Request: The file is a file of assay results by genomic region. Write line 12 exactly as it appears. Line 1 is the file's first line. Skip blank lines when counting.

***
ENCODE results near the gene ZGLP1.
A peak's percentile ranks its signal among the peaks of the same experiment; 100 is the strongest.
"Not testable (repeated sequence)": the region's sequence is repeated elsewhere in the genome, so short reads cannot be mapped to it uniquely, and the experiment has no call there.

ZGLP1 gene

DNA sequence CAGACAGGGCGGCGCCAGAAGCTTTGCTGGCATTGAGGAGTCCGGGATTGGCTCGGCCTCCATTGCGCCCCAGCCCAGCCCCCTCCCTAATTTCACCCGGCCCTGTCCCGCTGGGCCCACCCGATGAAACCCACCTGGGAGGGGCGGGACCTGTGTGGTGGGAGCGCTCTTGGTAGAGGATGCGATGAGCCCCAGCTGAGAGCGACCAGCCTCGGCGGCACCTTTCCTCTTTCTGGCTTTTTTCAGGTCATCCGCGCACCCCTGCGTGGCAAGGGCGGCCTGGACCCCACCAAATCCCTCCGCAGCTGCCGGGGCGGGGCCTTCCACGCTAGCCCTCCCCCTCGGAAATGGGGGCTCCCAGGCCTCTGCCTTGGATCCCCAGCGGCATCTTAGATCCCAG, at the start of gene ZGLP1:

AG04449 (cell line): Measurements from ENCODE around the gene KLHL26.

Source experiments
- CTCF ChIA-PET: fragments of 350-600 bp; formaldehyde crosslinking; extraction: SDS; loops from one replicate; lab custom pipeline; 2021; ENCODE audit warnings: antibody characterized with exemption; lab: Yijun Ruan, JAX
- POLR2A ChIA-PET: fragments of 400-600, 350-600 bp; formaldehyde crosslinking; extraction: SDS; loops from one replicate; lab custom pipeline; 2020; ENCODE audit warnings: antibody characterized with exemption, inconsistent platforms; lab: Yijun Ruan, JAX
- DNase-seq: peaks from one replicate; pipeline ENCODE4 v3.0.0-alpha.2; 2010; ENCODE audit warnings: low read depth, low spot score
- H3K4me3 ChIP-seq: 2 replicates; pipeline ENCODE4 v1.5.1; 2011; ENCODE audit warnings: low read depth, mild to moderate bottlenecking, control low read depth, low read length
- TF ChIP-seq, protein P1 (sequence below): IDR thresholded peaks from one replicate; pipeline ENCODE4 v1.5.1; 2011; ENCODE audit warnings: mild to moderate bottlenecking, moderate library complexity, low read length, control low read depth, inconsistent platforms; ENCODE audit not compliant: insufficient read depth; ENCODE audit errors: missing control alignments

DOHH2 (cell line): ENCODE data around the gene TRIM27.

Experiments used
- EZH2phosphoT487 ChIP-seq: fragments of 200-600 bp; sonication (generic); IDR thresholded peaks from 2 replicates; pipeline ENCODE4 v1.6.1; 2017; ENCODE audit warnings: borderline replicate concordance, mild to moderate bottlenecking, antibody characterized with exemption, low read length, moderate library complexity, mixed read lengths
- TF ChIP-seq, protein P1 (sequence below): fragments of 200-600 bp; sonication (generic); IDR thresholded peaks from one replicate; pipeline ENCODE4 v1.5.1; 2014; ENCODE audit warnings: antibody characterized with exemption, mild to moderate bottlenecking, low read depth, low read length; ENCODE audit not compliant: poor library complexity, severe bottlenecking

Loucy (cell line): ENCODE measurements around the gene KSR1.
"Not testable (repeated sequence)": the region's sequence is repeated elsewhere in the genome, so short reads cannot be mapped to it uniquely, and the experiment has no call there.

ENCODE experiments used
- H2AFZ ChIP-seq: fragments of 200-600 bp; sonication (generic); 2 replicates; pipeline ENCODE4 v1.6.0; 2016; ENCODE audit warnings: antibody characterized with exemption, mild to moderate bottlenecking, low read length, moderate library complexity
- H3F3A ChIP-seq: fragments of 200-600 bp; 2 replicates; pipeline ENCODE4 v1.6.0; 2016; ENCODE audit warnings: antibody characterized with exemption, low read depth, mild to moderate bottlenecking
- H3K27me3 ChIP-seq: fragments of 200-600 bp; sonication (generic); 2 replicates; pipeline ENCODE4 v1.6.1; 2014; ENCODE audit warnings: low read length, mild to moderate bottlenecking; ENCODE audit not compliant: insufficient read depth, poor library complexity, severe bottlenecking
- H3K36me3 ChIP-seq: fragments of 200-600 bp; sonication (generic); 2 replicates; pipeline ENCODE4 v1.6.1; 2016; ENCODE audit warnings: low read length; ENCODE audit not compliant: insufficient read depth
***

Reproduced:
- TF ChIP-seq, protein P1 (sequence below): IDR thresholded peaks from one replicate; pipeline ENCODE4 v1.5.1; 2011; ENCODE audit warnings: mild to moderate bottlenecking, moderate library complexity, low read length, control low read depth, inconsistent platforms; ENCODE audit not compliant: insufficient read depth; ENCODE audit errors: missing control alignments